WA’s most renowned coral reefs, including Ningaloo Reef, are not as protected as scientists previously thought, with new research revealing warmer water temperatures have reduced coral growth and survival rates. This reduced growth means Western Australian corals may become more vulnerable, since the South West coast is a ‘hot spot’ for ocean warming, with temperatures rising faster than other parts of the Indian Ocean.

UWA PhD student Taryn Foster investigated the growth of three coral species— Acropora pulchraPocillopora damicornis and Goniastrea aspera —at Ningaloo Reef in the north, the Houtman Abrolhos Islands in the Mid West and Marmion Reef in the south near Perth.

Ms Foster measured coral growth from 2011–2013, a time when water temperatures were unusually high.


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Shark cull in Western Australia blocked by regulator

shark cull

Western Australia’s shark cull is to be halted after the state’s environmental regulator advised against it. Earlier this year, baited traps known as drum lines were set up as a trial along seven beaches to catch sharks, after a series of fatal attacks. But the policy was controversial, with critics arguing it could damage the marine ecosystem.

The regulator cited “a high degree of scientific uncertainty” about the impact on the white shark population.

The Environmental Protection Agency (EPA) said it had weighed the potential impact of the plan against the need to maintain “the diversity, geographic distribution and viability” of marine life. It made particular reference to the white shark, because it is listed as a “vulnerable” species.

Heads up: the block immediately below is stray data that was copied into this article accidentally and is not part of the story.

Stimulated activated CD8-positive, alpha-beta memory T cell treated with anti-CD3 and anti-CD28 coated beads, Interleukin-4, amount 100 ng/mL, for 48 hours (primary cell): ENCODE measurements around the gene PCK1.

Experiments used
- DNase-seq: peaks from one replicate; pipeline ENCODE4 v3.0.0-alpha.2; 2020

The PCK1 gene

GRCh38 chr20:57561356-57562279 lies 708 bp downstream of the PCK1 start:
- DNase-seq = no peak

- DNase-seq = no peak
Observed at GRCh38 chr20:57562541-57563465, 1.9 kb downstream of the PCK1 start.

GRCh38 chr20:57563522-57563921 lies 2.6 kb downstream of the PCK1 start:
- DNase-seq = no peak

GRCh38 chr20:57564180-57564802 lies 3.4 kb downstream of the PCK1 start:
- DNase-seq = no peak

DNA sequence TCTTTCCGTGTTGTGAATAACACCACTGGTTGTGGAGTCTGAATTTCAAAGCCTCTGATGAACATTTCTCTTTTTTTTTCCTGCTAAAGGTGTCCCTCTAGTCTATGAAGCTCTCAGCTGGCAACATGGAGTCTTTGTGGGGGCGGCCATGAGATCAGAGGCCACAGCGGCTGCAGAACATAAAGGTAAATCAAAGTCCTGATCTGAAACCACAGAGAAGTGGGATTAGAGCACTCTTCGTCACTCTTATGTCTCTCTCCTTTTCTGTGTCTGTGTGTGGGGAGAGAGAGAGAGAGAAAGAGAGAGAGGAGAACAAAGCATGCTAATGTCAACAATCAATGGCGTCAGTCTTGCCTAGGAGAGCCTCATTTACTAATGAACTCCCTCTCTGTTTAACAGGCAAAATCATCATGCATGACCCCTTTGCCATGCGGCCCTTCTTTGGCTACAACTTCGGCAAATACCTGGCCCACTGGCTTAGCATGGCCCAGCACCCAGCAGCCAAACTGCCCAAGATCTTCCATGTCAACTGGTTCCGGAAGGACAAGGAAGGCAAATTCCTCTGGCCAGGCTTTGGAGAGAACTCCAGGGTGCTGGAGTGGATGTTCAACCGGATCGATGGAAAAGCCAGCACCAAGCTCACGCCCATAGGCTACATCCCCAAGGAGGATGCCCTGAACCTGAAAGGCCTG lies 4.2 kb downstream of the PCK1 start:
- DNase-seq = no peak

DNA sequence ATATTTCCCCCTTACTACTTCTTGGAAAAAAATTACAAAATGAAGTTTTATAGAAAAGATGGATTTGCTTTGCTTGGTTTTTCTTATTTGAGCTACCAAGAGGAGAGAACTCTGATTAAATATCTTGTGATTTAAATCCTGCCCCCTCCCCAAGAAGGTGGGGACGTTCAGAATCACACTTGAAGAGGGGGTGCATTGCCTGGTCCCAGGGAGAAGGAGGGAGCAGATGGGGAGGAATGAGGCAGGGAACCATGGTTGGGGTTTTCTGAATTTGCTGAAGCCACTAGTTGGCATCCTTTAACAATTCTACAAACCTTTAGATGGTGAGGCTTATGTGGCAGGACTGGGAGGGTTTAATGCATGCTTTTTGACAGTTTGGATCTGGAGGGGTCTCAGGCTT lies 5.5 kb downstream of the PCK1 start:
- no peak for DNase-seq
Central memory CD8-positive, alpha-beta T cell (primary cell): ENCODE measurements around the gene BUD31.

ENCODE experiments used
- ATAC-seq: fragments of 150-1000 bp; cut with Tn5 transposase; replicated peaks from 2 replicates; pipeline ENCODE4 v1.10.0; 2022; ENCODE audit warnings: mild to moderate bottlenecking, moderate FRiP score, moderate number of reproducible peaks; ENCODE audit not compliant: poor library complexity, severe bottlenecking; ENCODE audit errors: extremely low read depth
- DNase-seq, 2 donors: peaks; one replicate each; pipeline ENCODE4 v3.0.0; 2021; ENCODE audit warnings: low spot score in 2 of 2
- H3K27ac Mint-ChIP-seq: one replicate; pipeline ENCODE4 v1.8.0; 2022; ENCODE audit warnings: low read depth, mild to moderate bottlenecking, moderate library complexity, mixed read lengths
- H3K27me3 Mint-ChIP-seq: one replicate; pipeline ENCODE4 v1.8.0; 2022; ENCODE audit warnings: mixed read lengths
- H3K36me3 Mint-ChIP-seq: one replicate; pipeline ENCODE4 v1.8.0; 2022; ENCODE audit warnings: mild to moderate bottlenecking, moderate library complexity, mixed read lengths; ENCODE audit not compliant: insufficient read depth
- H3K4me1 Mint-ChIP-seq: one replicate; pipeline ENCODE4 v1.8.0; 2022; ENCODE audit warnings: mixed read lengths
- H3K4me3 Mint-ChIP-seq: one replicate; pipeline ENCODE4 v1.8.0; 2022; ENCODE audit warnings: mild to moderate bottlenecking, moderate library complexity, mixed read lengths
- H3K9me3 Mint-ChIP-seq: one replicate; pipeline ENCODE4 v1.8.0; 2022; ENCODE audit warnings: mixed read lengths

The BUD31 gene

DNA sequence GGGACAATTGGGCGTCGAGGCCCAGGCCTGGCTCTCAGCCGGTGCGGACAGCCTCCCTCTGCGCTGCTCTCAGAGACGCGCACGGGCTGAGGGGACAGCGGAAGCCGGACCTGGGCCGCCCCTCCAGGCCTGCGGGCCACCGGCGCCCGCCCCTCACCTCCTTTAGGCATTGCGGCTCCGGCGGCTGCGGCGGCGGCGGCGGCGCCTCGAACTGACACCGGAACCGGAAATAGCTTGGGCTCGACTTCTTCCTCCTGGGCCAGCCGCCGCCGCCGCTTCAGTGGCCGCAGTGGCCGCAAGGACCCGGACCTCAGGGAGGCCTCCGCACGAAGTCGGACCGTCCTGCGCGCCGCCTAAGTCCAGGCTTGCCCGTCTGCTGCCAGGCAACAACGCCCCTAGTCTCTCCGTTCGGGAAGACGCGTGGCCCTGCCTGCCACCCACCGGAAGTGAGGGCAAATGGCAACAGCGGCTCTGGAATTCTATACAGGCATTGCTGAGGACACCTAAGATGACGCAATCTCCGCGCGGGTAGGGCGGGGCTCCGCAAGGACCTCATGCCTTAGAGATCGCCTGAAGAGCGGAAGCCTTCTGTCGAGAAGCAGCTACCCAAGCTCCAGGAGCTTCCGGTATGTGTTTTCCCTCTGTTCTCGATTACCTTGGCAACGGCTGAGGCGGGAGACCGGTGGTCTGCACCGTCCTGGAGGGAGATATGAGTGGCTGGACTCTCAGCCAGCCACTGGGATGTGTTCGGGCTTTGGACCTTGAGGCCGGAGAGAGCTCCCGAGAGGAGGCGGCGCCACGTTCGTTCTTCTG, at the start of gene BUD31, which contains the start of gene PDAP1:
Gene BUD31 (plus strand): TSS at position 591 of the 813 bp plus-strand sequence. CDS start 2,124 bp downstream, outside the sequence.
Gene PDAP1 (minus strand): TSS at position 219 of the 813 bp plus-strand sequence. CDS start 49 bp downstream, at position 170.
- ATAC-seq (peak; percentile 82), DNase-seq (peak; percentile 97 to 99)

Experts consulted by the EPA said there was “too...

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Great Barrier Reef ‘pretty ugly’ in 40 years

Great Barrier Reef

The Great Barrier Reef is in the worst state it’s been in since records began and it will be ‘pretty ugly’ within 40 years, Australian scientists say. Experts claim the world’s largest reef is facing threats from coastal development, such as a massive port-related dredging project at Abbot Point, the most northerly deepwater coal port of Australia, situated 25 kilometres north of Bowen, Queensland. Farm run-off and poor water quality are also endangering the reef, scientists say.

A Senate committee is investigating how the Australian and Queensland governments have managed the reef, ahead of a UNESCO decision next year about whether to list it as a World Heritage site in danger.

The Australian Coral Reef Society – the oldest organisation in the world that studies reefs – says coral cover...